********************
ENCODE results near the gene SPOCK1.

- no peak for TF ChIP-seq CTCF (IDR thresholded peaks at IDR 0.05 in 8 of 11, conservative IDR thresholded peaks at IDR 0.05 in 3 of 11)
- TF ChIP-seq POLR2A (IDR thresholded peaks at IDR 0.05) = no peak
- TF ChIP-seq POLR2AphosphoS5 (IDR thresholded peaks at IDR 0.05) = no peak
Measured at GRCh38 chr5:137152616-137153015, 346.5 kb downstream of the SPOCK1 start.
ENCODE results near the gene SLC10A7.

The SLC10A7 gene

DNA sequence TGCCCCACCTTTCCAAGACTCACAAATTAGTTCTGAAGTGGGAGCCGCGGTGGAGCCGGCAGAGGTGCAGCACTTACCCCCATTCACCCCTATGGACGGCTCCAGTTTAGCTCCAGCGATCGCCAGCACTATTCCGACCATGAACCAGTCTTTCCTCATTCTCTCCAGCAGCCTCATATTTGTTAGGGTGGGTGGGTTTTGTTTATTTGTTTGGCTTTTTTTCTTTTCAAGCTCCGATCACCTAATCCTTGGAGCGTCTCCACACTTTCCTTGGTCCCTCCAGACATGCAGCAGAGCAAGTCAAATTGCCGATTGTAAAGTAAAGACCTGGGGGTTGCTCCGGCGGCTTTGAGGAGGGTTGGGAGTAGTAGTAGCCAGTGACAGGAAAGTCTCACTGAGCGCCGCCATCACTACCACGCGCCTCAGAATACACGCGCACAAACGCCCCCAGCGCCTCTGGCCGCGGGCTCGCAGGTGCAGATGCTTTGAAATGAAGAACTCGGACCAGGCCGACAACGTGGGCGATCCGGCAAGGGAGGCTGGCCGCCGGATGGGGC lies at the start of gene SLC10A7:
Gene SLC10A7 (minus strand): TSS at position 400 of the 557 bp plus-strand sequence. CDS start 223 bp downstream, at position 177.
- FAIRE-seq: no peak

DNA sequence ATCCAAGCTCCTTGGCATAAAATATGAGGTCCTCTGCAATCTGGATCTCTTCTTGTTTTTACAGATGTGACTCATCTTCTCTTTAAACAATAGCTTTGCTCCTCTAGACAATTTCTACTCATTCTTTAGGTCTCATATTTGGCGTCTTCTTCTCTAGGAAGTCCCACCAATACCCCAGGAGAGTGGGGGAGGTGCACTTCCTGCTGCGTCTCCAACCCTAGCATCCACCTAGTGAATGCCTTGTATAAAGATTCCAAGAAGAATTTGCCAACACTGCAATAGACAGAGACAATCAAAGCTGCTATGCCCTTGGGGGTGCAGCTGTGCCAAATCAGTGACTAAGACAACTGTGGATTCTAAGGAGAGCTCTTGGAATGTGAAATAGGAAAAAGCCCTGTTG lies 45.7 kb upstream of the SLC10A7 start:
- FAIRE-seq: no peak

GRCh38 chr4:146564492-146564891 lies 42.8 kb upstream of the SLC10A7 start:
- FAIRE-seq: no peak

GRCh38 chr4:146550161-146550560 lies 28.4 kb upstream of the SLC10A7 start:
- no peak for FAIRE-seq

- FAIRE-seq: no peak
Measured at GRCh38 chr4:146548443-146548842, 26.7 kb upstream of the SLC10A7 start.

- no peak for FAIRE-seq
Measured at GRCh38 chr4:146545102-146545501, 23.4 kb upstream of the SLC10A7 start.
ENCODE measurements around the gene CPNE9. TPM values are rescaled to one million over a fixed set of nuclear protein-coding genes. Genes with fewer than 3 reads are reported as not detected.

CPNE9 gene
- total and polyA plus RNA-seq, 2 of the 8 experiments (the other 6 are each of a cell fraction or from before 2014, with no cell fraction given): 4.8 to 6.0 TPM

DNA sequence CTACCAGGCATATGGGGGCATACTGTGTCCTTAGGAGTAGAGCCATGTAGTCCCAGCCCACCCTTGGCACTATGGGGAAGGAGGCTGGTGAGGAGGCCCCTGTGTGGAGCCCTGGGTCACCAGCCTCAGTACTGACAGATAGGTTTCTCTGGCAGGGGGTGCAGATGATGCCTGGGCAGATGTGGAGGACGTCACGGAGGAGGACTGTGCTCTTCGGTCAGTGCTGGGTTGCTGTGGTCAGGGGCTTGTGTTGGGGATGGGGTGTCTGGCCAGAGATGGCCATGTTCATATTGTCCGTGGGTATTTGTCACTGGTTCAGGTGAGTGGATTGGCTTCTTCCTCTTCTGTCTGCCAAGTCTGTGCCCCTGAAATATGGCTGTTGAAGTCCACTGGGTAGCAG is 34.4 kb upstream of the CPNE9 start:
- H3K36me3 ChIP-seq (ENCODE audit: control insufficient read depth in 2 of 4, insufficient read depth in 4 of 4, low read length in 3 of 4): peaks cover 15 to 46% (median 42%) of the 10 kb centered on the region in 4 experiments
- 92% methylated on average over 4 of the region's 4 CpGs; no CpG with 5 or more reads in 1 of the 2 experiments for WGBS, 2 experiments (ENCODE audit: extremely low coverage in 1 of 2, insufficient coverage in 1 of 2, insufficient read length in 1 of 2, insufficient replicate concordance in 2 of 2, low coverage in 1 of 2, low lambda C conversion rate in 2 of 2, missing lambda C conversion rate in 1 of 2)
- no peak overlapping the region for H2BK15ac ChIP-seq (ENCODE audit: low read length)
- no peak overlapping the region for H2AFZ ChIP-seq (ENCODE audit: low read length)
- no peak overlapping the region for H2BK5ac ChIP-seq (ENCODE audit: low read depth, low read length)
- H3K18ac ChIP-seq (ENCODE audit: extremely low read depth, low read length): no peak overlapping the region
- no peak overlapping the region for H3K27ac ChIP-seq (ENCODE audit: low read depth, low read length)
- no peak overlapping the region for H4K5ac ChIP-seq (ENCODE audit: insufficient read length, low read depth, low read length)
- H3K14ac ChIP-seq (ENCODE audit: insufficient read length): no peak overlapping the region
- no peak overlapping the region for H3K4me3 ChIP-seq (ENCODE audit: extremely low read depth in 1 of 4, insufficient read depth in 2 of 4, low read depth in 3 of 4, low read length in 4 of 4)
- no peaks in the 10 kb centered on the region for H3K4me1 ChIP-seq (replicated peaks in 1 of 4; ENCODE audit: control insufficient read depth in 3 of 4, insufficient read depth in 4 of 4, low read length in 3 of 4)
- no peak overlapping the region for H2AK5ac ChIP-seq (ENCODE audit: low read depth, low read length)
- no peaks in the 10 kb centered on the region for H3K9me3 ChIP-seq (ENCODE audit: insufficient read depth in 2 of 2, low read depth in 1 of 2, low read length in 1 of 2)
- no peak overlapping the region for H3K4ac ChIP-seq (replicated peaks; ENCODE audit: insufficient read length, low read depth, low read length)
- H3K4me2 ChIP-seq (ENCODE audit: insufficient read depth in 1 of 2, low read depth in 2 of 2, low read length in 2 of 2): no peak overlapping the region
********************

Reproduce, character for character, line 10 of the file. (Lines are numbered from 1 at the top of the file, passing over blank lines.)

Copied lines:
- FAIRE-seq: no peak